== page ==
In this right moment Habiba arrives, along with a few friends of her: all women. At this point I´m the sole man in this congregation, and this is quite unusual for Somali standards, unless you are a member of the (extended) family. When Ibrahim is eventually welcomed, ten minutes later, I also feel more comfortable to be sticking to the hosting culture´s tacit rules. Everybody knows him, here in Bonn, and also back some 25 years ago, when he was still in Somalia. A member of the national football team and a politician, of Bantu origin, to all known as “Shash”. He was also a major in the army, during the Siad Barre regime, but he had to flee the country if he wanted to save his life. It was 1989. In Berlin the “wall” was about to fall, and a nation to reunite, while in Mogadishu the civil war was about to break out and an entire nation to fall in havoc. Timely enough Ibrahim applied for the refugee status, and he was eventually granted it.

I talk to him, while in the kitchen the meal´s main course is been prepared by experienced hands. A few minutes after the table is set and we all share Canjela and Sugo, with salad, cheese, and bananas as side dish. While most of us are busy stuffing the mouth-watering food in-between our lips I have a chance eventually to talk to Habiba. She comes from a prominent family in Somalia. Related to the second Somali president, Shermarke – who was assassinated in 1969 – she was a relative as well to a Minister of the Siad Barre regime (1969-1991), of the then dominant Darod clan. A very kindred and peace-loving spirit, she had to flee in 1990, with her kids, on the first flight that could take her to Europe, or somewhere safe. On her way to the first viable airport, and for the first time in her life, she crossed the southern part of her home country. She still distinctly recalls how beautiful she found out it was. Ever since, she has never gone back home, although she really would like to.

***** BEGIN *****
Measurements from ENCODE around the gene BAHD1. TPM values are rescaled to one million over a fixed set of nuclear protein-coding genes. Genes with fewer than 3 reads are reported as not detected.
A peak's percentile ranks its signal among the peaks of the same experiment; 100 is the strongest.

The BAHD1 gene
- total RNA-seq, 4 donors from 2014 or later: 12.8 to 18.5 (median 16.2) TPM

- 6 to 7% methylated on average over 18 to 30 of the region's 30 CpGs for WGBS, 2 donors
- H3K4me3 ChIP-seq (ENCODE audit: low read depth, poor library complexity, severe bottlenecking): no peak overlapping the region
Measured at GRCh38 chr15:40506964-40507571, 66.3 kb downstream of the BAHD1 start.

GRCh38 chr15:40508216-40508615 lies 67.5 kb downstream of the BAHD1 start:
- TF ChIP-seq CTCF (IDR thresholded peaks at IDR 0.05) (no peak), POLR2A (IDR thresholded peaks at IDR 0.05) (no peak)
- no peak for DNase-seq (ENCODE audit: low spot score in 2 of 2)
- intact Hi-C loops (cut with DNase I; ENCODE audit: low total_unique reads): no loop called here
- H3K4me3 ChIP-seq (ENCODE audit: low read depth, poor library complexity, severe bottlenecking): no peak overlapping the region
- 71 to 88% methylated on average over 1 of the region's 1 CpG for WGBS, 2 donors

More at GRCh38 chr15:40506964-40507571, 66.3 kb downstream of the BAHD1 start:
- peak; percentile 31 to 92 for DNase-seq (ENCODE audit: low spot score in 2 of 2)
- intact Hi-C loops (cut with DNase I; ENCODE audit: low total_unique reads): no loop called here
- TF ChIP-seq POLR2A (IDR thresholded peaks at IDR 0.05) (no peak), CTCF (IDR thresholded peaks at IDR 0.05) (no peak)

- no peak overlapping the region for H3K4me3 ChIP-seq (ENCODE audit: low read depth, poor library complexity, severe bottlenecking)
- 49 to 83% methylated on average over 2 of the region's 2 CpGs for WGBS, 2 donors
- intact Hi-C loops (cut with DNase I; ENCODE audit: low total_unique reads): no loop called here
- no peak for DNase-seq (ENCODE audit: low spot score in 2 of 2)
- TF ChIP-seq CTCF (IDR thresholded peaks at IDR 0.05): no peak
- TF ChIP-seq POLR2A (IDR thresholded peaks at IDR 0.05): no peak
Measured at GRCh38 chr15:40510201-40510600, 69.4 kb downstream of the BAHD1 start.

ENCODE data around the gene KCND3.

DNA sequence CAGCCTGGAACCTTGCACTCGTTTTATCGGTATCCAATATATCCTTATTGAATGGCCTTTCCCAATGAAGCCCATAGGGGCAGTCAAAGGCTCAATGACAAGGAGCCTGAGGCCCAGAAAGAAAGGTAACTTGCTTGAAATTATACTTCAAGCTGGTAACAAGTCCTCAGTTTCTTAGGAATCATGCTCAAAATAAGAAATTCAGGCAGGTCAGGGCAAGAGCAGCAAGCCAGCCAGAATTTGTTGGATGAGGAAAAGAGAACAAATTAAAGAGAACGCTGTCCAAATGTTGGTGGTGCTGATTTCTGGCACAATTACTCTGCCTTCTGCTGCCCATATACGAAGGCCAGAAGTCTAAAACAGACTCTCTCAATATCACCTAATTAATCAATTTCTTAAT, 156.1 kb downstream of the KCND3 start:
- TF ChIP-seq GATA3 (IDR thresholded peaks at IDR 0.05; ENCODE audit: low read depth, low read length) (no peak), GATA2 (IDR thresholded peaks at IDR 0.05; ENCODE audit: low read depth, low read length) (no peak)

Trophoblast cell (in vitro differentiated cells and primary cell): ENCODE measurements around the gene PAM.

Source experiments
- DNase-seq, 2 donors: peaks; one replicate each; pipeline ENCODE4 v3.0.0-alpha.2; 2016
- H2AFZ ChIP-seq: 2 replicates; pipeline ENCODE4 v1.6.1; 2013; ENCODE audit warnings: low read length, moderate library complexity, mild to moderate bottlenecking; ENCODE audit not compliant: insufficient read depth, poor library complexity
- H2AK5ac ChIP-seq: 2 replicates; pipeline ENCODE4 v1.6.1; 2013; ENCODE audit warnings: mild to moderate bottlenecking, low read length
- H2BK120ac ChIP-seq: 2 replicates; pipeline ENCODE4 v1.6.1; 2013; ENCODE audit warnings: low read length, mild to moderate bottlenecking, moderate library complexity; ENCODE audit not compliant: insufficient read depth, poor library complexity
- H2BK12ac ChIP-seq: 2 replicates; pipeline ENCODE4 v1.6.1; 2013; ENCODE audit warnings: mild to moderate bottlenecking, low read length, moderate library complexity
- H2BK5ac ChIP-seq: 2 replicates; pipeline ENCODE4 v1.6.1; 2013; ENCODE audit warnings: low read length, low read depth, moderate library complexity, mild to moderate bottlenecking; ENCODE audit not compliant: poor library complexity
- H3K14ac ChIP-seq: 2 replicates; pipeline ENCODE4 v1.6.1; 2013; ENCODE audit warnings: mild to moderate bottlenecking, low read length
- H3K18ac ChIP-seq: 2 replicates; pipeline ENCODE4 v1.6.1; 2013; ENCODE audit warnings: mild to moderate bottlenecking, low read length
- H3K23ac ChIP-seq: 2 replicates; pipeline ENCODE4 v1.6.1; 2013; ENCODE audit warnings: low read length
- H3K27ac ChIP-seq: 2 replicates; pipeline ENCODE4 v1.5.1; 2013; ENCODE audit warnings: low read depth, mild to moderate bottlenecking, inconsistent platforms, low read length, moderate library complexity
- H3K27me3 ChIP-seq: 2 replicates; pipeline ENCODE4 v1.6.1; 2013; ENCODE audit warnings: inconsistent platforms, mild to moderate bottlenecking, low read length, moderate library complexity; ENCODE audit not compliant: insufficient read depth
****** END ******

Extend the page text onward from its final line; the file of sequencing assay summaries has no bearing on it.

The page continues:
Security is still precarious especially in in South Central Somalia. “I would fly back immediately if I could” resumes Ibrahim, originally from Mogadishu. And he is of the opinion that his kids would follow suit. “You know, over here we are experiencing two major problems with our children´s generation. They were born and raised here, and they received a German education: hence they have a German mentality, which does not fit very well with our own. We were born in Somalia, and we belong to another culture, we were shaped under a different sun”. “But, at the same time”, he continues, “our kids, who are now grown up, are confronted in turn with some other cultural issues. Whenever it comes to make a living here, access to work and occupations is not equal for everybody, although from a formal point of view everybody enjoys equal rights. That is why they are often employed, if at all, in sectors and roles that do not match their actual level of education or qualification. And this is extremely frustrating for them, not to mention for us. And this is the reason why, I maintain, they would be tempted if not willing to leave”.